Tuesday, March 01, 2011

Asbestos and Lung Cancer

A naturally occurring mineral that contains fibers, asbestos has been identified as the most common industrial substance that induces lung cancer. When fibers of asbestos disintegrate, they release microscopic particles in the air. Since they are easily inhalable, they can settle down in the lungs, leading to cell damage and increased cancer risks. Smokers face an increased risk of developing asbestos-related lung cancer in comparison to non-smokers. To read a personal story of a Navy veteran diagnosed with lung cancer, click here.

Symptoms of Lung Cancer

Symptoms commonly associated with lung cancer include constant chest pain, persistent cough, fatigue, loss of appetite, shortness of breath or wheezing, repeated bronchitis or pneumonia and swelling in the face or neck.

Treatment of lung cancer

The type of treatment for lung cancer will depend on a variety of factors such as the tumor’s shape, size and location and the patient’s general health. Surgery, chemotherapy treatment, radiation therapy, immuno-therapy (medications that improve the performance of the immune system), and photodynamic therapy (use of lasers) are some common treatment options available to lung cancer patients. As is the case with other cancers, an early diagnosis is critical for the success of the treatment procedure.

Friday, March 12, 2010

Dallas Church Undergoes Asbestos Removal

A Dallas-area church that dates back to 1897 is undergoing asbestos removal and demolition. Workers at Ponce Contractors, the firm in charge of the demolition efforts at the Oak Cliff Christian Church in suburban Dallas, reported that the asbestos removal and remediation process should last until the first week of February. After the dangerous material has safely been removed from the premises, the work on tearing down the century-old structure can begin.

The site, purchased by the Dallas Independent School District last August, is slated to house an expansion of athletic facilities for nearby Adamson High School. Local activists, seeking to keep the church structure intact as a historical landmark, expressed dismay at seeing the initial efforts at taking down the long-standing structure. According to David Klempin, a longtime Oak Cliff resident, the church’s demolition would represent “a terrible loss” to the neighborhood.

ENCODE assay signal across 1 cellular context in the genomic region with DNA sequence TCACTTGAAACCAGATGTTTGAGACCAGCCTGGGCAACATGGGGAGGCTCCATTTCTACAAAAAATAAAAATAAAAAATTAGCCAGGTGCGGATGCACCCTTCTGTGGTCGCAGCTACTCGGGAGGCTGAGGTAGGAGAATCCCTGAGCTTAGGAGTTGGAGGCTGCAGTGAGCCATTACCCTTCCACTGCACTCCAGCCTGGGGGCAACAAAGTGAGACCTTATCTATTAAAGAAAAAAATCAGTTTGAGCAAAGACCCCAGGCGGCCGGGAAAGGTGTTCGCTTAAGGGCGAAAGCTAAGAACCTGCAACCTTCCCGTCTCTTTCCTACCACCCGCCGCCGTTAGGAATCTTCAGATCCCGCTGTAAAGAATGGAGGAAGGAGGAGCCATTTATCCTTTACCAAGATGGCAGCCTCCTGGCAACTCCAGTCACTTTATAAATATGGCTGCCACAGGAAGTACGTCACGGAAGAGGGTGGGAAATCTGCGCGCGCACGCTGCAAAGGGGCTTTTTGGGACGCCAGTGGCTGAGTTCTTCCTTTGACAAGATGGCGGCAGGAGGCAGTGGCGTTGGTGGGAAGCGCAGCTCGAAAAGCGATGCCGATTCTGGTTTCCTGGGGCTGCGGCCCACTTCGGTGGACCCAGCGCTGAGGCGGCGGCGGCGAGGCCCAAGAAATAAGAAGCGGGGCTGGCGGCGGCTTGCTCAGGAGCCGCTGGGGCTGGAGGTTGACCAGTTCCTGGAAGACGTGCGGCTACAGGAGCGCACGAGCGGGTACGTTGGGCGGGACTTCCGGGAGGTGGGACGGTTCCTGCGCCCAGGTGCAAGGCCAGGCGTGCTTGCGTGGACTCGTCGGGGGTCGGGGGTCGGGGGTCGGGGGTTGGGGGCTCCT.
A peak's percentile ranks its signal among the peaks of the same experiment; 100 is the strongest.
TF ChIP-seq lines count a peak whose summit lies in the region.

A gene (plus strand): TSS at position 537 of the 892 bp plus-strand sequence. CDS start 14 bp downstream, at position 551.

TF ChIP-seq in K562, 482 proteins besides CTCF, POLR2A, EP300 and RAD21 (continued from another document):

In 1897, the congregation at the newly formed church selected the site and began holding services in a remodeled home. At that time, Oak Cliff was considered a small town, far away from the crowds and noise of nearby Dallas. The current structure was finished in 1916 and expanded in 1925 to meet the needs of the growing suburban population. When the church moved to a new building in 1962, the members agreed to sell the old building to the Revival Tabernacle Association, a Dallas-area non-profit organization.

For years, the church sat in a decaying neighborhood, its windows boarded and doors locked. At the time of its construction, workers used asbestos to insulate walls and pipes, as well as for fireproofing material. With the impending demolition, workers have had to use extra precautions to protect themselves from the hazards involved in handling loose asbestos-laced materials. Workers will typically wear breathing masks to insure that they do not inhale the fibers, as well as special coveralls that would prevent the fibers from attaching themselves to their clothing.

The news of the district’s plans to demolish the church came with as much surprise as it did with dismay for those in favor of attempting to preserve the site. Reverend Nita Allen, the current pastor of Oak Cliff Christian Church, said that “it’s going to be sad” for her and her congregation to see the old site demolished, although she recognized that “progress goes on”.